Participants were 99 children (48 girls, 51 boys) with a mean (± SD) age of 10.3 ± 1.7 years and a mean BMI Standard Deviation Score (BMI SDS) of 2.99 ± 0.46. All but two of the children were ethnic Norwegians (Caucasian): one child was of African origin and the other of Latin-American origin. Measured height and weight records for the children’s parents showed that their fathers (N = 54) had a mean BMI of 29.9 ± 3.6 kg/m2 and their mothers (N = 91) a mean BMI of 31.9 ± 7.3 kg /m2 at baseline. Baseline characteristics are presented in table 1.

TAB01
Table 1. Characteristics of the sample at baseline

goto top of outline Procedure
Children referred to outpatient obesity treatment at St. Olav Hospital, the general hospital in Trondheim, Norway, between April 2005 and February 2008, were recruited after meeting the following three inclusion criteria: a BMI SDS ≥ 2 [8]; the participation of at least one parent; and the ability to participate in a group setting. 80% of those who met the inclusion criteria joined the treatment program, resulting in a study population of 99 children (48 girls and 51 boys). The majority of the remaining 20% of the children initially referred withdrew because they did not want treatment after all. Body composition data was missing for two of the children at baseline. Of the 99 participants, 2 dropped out after pre-treatment assessment, and 8 dropped out during the first 6-month treatment period, yielding a 6-month follow-up sample of 89 children. Nine additional children dropped out between the 6-month and 2-year follow-up. Reasons given for the drop-outs were as follows: an inability to continue to participate in the treatment program because of a family situation (n = 8); a lack of motivation for treatment (n = 1); no further need of treatment (n = 1); and inability to continue to participate in the treatment program because the family moved away (n = 2). Seven families did not report a reason for dropping out.

Data was collected in a hospital setting by the members of the treatment staff, before onset of treatment, after 6 months, and after 2 years of treatment. Body fat was measured by trained personnel not involved in the treatment. Written informed consent was obtained from all parents, and the study was approved by the Regional Ethical Committee for Medical Research. The treatment program was not advertised, and no payment was required for participation.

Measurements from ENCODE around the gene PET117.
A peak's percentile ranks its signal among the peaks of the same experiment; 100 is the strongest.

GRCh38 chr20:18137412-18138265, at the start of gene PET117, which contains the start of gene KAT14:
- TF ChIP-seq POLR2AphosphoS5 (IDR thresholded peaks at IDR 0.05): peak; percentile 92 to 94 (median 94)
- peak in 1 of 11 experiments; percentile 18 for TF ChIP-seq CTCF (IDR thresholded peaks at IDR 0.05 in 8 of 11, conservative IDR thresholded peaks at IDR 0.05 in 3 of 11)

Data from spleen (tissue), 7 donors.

goto top of outline Treatment Program
The treatment program aimed to increase the families’ daily level of physical activity, reduce their sedentary behavior, and establish healthy dietary habits with proper nutrition for the entire family. Based on international and national recommendations [9,10], the intervention focused on regular mealtimes, increased intake of fruits and vegetables, less sugar and fat, more fiber-dense food, at least 1 h of moderate physical activity per day, and reduced sedentary behavior. Daily physical activity involved walking instead of riding in a car, taking the stairs rather than using an elevator, playing outside, bicycling, and general exercising. The intervention aims were accomplished by arranging for the children to have positive experiences with physical activity and to increase the nutritional knowledge of both parents and children. In addition, the program was designed to strengthen the parents’ competence and skills required to accomplish the necessary lifestyle changes. Behavioral change techniques, such as monitoring, goal-setting, modeling, self-talk and reward, were applied. The treatment was family-based and took place in an outpatient hospital setting, where parents participated in a parent group and children participated in age-specific child groups. In the group sessions, the children participated in different activities such as climbing, ball games and swimming as well as education and tasks related to healthy eating. All groups met every 2nd week for 10 2-hour sessions during the first 6-month treatment period. In addition, each family met once a month with a physiotherapist and a clinical dietician for individual consultations (30 min) in order to discuss the family’s lifestyle changes and define new goals. Over the remaining 18 months of the 2-year intervention program, the groups met 5 times at the hospital.